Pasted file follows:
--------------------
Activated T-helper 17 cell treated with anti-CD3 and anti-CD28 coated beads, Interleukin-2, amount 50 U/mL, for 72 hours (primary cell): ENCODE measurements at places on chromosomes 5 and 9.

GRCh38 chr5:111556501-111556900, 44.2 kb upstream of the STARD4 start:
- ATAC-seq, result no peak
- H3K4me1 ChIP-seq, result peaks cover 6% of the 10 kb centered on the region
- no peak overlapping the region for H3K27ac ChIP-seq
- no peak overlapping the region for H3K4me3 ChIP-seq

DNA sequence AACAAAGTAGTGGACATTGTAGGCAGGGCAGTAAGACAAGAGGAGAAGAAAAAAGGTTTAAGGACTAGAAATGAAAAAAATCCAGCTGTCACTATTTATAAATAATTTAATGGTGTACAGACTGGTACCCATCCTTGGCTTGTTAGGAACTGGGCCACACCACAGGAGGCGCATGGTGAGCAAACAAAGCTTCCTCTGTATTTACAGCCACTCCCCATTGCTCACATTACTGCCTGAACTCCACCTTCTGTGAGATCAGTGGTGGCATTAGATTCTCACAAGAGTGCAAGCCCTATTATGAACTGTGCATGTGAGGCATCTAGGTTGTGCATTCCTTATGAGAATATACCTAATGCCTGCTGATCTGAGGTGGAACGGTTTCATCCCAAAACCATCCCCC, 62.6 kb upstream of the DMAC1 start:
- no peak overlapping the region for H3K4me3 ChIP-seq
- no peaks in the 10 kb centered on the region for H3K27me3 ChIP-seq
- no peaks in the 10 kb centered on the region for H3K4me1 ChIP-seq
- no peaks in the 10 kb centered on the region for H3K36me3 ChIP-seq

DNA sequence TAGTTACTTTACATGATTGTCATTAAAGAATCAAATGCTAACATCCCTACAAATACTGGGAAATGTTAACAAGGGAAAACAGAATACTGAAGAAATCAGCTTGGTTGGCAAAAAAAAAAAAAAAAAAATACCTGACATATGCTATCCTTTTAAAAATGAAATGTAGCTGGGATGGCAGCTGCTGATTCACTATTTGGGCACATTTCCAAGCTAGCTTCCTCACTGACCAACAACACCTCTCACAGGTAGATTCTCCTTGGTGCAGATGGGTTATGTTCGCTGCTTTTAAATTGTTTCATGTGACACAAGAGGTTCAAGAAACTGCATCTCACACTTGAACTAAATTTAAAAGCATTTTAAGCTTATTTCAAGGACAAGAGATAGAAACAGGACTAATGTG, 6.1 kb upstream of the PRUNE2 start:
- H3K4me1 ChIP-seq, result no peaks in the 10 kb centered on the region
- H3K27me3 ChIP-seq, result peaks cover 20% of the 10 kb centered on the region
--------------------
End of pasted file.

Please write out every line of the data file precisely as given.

Activated T-helper 17 cell treated with anti-CD3 and anti-CD28 coated beads, Interleukin-2, amount 50 U/mL, for 72 hours (primary cell): ENCODE measurements at places on chromosomes 5 and 9.

GRCh38 chr5:111556501-111556900, 44.2 kb upstream of the STARD4 start:
- ATAC-seq, result no peak
- H3K4me1 ChIP-seq, result peaks cover 6% of the 10 kb centered on the region
- no peak overlapping the region for H3K27ac ChIP-seq
- no peak overlapping the region for H3K4me3 ChIP-seq

DNA sequence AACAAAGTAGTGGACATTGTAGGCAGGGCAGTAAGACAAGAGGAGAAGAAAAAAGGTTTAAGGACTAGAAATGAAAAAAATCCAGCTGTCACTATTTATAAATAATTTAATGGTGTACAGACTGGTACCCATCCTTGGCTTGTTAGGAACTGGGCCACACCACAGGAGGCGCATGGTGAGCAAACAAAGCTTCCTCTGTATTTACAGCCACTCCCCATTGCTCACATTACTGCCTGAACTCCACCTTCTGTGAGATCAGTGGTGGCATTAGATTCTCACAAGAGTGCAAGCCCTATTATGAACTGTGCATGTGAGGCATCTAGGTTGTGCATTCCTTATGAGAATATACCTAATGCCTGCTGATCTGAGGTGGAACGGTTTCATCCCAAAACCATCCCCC, 62.6 kb upstream of the DMAC1 start:
- no peak overlapping the region for H3K4me3 ChIP-seq
- no peaks in the 10 kb centered on the region for H3K27me3 ChIP-seq
- no peaks in the 10 kb centered on the region for H3K4me1 ChIP-seq
- no peaks in the 10 kb centered on the region for H3K36me3 ChIP-seq

DNA sequence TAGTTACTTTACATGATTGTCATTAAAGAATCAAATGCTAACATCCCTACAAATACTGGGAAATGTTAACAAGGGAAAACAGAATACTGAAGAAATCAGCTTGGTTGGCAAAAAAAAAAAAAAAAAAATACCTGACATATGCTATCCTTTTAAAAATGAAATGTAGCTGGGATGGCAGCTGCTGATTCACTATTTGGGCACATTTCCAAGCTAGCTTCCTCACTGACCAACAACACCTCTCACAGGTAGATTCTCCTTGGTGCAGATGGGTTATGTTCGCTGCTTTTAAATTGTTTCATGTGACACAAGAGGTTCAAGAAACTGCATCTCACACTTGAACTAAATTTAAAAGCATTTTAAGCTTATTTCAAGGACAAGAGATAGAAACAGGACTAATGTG, 6.1 kb upstream of the PRUNE2 start:
- H3K4me1 ChIP-seq, result no peaks in the 10 kb centered on the region
- H3K27me3 ChIP-seq, result peaks cover 20% of the 10 kb centered on the region